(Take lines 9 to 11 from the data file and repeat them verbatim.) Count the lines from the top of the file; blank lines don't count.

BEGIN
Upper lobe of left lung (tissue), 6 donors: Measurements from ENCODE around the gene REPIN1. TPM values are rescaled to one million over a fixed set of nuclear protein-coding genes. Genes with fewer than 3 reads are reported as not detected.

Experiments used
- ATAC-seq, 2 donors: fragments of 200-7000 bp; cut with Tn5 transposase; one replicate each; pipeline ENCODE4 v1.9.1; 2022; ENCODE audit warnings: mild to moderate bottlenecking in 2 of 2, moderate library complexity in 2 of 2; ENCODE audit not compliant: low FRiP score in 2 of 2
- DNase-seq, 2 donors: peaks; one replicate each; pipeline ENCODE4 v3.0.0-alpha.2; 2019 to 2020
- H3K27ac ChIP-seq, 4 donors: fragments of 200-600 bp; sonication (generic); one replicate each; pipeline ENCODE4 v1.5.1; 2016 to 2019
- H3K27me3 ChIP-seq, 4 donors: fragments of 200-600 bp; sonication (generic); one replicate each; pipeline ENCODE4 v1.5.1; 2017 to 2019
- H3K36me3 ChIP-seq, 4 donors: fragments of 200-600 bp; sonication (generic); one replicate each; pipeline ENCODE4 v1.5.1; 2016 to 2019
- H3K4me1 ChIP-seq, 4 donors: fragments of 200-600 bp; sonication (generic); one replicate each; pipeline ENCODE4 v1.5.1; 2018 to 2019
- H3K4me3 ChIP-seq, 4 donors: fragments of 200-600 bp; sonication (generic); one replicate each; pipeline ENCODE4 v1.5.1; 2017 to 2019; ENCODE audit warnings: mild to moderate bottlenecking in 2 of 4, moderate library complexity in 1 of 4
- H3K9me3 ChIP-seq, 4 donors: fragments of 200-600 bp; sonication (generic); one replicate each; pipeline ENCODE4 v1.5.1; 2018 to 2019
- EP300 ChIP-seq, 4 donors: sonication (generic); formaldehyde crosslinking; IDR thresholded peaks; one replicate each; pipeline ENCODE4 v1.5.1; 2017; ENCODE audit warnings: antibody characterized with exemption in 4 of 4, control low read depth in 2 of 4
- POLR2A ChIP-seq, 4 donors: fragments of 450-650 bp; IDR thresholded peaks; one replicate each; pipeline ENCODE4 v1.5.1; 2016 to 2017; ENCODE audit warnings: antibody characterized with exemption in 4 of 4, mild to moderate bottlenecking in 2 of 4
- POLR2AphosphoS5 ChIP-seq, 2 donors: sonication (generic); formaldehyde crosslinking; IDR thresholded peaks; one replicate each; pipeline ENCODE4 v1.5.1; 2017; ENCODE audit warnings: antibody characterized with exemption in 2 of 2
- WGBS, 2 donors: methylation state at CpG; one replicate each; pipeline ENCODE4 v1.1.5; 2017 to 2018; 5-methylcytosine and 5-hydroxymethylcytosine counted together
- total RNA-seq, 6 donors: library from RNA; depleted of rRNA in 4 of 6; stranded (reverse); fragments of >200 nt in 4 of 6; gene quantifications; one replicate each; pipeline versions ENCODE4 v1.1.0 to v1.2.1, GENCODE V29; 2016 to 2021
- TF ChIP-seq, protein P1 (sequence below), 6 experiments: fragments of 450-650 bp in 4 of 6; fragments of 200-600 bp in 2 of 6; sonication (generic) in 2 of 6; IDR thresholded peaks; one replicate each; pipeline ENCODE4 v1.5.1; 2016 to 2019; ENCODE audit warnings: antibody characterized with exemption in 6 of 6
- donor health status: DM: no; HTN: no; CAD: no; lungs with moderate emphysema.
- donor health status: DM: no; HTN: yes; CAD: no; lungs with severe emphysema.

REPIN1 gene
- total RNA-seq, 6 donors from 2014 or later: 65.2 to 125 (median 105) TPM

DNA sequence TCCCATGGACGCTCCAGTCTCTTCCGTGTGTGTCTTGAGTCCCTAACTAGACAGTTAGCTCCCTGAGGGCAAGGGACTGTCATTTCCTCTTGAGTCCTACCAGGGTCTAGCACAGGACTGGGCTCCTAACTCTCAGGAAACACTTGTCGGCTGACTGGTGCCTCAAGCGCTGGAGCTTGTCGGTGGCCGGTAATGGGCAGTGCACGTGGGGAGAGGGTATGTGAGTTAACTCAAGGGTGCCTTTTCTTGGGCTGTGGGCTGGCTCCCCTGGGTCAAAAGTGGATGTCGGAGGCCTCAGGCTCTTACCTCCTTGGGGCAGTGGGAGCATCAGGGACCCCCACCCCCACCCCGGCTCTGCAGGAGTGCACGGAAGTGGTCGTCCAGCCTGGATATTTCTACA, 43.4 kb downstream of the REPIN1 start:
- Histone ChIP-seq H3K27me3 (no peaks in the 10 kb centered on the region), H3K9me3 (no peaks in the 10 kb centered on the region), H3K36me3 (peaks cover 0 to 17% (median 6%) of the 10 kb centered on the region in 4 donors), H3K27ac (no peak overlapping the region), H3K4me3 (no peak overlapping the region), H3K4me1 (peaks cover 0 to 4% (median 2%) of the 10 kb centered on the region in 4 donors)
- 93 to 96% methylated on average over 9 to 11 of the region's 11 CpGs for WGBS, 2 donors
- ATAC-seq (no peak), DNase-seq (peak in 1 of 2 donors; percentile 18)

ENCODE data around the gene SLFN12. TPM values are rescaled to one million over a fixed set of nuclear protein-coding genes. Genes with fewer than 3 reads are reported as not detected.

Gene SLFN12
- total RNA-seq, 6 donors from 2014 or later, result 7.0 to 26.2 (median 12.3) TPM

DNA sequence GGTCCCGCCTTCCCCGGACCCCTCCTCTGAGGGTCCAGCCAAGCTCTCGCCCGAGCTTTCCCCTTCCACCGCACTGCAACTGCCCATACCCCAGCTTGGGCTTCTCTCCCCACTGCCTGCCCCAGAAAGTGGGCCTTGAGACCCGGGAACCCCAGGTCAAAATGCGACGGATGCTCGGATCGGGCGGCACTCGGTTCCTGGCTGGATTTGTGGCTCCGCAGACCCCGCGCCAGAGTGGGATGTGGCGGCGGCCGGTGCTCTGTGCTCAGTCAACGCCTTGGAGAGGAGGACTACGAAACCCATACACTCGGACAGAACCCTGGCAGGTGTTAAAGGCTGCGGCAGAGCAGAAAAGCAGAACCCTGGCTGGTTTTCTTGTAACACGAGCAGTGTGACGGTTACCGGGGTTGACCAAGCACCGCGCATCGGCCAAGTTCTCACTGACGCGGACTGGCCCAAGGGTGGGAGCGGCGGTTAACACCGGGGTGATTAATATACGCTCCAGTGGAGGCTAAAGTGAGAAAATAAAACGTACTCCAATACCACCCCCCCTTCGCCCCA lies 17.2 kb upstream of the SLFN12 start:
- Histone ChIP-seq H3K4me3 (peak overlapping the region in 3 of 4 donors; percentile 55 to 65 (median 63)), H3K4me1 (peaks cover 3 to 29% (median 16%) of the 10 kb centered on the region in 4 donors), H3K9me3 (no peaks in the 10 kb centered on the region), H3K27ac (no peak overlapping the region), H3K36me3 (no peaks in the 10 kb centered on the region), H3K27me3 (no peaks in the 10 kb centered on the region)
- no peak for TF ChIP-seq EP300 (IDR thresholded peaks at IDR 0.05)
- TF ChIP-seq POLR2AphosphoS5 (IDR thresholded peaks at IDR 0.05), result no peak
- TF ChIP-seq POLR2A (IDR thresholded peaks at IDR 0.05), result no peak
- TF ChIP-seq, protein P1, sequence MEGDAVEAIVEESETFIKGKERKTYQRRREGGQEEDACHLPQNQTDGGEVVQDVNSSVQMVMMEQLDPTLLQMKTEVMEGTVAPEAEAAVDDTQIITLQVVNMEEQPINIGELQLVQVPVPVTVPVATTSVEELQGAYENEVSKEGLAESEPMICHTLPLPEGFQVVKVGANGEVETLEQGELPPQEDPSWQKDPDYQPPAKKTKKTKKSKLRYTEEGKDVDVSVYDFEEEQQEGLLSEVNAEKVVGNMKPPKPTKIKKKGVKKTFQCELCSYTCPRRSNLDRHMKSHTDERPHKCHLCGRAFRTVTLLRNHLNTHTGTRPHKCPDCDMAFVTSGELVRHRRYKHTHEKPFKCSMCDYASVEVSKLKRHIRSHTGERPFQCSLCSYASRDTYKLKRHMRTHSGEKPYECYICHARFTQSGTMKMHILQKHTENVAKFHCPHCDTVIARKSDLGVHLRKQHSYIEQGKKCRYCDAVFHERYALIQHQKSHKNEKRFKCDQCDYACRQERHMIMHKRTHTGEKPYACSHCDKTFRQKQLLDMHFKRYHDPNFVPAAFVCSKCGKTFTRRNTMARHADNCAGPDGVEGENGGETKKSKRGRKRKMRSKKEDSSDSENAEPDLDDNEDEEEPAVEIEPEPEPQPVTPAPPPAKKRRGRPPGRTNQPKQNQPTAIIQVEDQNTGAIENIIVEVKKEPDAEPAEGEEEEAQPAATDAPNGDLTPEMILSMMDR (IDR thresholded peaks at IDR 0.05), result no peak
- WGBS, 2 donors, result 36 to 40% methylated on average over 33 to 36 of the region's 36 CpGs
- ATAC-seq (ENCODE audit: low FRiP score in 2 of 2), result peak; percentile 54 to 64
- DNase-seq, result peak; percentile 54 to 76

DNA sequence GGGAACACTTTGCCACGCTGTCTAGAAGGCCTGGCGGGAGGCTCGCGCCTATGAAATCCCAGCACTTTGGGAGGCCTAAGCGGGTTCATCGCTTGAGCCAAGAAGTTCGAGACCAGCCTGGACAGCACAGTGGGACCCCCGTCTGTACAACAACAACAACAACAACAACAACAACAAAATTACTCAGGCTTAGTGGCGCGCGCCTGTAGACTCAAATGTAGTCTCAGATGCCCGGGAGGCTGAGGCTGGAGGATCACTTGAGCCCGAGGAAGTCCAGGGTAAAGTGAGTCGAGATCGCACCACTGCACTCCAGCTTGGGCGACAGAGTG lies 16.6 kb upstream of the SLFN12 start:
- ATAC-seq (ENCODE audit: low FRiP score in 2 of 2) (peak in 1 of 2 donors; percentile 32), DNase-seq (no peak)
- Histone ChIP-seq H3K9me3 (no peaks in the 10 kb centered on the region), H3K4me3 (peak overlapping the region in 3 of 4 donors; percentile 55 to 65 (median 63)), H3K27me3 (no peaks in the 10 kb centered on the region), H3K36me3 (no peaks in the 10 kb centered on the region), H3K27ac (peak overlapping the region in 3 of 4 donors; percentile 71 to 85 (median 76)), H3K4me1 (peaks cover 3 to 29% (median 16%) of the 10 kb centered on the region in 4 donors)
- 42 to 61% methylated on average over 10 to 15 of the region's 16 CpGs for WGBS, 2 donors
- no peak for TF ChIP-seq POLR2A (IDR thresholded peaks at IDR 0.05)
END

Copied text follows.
- H3K4me3 ChIP-seq, 4 donors: fragments of 200-600 bp; sonication (generic); one replicate each; pipeline ENCODE4 v1.5.1; 2017 to 2019; ENCODE audit warnings: mild to moderate bottlenecking in 2 of 4, moderate library complexity in 1 of 4
- H3K9me3 ChIP-seq, 4 donors: fragments of 200-600 bp; sonication (generic); one replicate each; pipeline ENCODE4 v1.5.1; 2018 to 2019
- EP300 ChIP-seq, 4 donors: sonication (generic); formaldehyde crosslinking; IDR thresholded peaks; one replicate each; pipeline ENCODE4 v1.5.1; 2017; ENCODE audit warnings: antibody characterized with exemption in 4 of 4, control low read depth in 2 of 4